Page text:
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Stimulation of methanotroph activity by Cu-substituted borosilicate glass

Lookup NU author(s): Professor David Graham

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Abstract

Previous investigations have shown that bacteria can derive benefits from elements within mineral assemblages associated with/or proximal to their point of attachment; however to date, no study has shown a direct connection between mineral dissolution and the biological oxidation of the greenhouse gas methane (CH4). Here we investigate linkages between the Cu content of silicate glasses (Si-glasses) and CH4 oxidation rates in Methylosinus trichosporium OB3b, a type II methanotroph. A series of batch growth experiments were performed under varying solid phase Cu (0, 80, 200, 400, and 800 ppm Cu) and initial aqueous phase methane concentrations (40, 70, and 130 nM CH4). Under near equilibrium conditions, the release of Cu from the glasses increased in association with M. trichosporium OB3b activity. The acquisition of Cu from the glasses directly influenced CH4 oxidation rates of M. trichosporium OB3b, presumably by promoting the expression and activity of copper-containing particulate methane monooxygenase (pMMO), themost efficientMMOformethane oxidation produced. Highest CH4 oxidation rates were observed in glasses with 80 ppm Cu. However, rates generally displayed an inverted-U relationship with solid-phase Cu concentration; i.e., rates were lower with solid phase Cu concentrations < 80 ppm or > 200 ppm. We conclude that in situ methanotroph activity in soils and sediments is strongly influenced by ambient solid-phase Cu concentrations, which has important implications to interpreting greenhouse gas flux data in geologic settings.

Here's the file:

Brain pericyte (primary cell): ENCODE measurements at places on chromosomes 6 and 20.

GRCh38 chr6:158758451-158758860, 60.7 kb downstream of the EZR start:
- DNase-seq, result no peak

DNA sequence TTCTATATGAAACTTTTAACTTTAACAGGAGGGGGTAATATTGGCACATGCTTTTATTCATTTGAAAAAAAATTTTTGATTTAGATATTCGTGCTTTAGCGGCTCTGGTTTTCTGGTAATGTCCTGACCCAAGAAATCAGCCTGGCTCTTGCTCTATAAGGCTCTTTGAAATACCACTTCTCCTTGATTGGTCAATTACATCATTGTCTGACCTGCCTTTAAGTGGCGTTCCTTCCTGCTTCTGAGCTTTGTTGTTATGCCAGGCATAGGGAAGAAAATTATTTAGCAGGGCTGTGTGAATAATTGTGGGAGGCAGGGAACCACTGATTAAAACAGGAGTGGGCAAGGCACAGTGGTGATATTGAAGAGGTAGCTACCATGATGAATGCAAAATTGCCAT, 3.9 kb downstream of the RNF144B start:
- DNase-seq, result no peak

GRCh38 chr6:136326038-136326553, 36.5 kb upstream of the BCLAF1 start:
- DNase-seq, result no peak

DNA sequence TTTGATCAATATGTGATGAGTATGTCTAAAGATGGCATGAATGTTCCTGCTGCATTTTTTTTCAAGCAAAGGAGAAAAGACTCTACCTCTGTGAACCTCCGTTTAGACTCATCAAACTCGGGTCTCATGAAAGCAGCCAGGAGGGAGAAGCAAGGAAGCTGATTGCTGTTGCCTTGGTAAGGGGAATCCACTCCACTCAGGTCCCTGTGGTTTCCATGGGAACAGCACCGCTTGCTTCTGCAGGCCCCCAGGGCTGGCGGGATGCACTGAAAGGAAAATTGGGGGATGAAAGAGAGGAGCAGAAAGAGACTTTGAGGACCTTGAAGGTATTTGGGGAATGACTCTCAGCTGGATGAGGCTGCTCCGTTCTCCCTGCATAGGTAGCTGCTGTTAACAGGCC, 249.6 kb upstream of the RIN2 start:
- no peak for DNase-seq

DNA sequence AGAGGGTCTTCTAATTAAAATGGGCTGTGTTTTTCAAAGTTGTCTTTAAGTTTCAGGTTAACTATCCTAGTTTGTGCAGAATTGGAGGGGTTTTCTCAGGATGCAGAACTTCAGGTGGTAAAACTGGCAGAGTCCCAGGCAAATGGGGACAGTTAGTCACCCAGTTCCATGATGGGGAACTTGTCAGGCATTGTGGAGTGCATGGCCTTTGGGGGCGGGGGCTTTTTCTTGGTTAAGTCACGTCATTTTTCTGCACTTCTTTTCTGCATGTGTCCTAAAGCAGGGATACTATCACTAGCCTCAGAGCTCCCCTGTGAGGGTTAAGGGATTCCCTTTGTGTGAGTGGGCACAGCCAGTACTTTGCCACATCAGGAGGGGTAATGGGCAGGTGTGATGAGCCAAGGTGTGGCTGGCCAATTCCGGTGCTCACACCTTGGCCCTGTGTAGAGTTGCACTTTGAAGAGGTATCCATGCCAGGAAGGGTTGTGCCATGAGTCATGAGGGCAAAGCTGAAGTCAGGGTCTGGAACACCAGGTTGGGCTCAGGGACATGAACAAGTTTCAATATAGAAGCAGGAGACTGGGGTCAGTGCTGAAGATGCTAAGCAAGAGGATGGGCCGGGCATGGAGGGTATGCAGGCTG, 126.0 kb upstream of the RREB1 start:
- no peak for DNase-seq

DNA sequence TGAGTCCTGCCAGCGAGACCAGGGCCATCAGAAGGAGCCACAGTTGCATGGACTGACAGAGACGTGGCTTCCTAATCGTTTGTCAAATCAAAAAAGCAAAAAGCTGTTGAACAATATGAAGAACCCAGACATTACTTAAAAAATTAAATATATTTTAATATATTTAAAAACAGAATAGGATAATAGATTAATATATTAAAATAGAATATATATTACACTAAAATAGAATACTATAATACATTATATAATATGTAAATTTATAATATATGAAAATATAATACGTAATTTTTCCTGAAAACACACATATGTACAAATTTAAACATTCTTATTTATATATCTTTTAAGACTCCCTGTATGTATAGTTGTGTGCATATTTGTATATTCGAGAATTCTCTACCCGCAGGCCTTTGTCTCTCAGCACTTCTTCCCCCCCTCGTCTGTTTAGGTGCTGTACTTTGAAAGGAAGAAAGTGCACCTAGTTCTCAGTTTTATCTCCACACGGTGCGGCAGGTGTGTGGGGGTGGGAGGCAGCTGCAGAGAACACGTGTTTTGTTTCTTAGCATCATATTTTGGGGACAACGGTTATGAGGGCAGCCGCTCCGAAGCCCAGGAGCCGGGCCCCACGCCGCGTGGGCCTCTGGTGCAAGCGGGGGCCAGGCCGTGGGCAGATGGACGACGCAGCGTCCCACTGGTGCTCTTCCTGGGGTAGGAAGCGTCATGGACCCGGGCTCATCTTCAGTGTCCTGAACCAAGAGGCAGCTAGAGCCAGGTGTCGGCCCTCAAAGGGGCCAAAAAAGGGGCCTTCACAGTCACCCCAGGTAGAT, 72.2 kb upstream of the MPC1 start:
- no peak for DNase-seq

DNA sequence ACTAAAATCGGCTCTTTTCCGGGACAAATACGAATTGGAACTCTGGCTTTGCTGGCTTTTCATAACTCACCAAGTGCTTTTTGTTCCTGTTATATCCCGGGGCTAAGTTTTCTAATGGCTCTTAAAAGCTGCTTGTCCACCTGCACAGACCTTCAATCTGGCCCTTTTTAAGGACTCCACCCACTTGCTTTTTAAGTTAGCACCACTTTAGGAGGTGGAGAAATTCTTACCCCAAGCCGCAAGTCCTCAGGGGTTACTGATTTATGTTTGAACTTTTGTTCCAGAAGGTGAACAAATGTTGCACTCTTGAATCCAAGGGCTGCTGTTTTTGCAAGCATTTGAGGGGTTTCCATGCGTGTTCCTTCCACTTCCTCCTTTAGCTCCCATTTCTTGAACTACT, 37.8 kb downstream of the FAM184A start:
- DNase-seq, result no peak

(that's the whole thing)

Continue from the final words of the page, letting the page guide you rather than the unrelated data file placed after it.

Publication metadata

Author(s): Kulczycki E, Fowle DA, Kenward PA, Leslie K, Graham DW, Roberts JA

Publication type: Article

Publication status: Published

Journal: Geomicrobiology Journal

Year: 2011

Volume: 28

Issue: 1

Pages: 1-10

Print publication date: 01/01/2011

ISSN (print): 0149-0451

ISSN (electronic): 1521-0529

Publisher: Taylor & Francis Inc.

URL: http://dx.doi.org/10.1080/01490451003614971

DOI: 10.1080/01490451003614971


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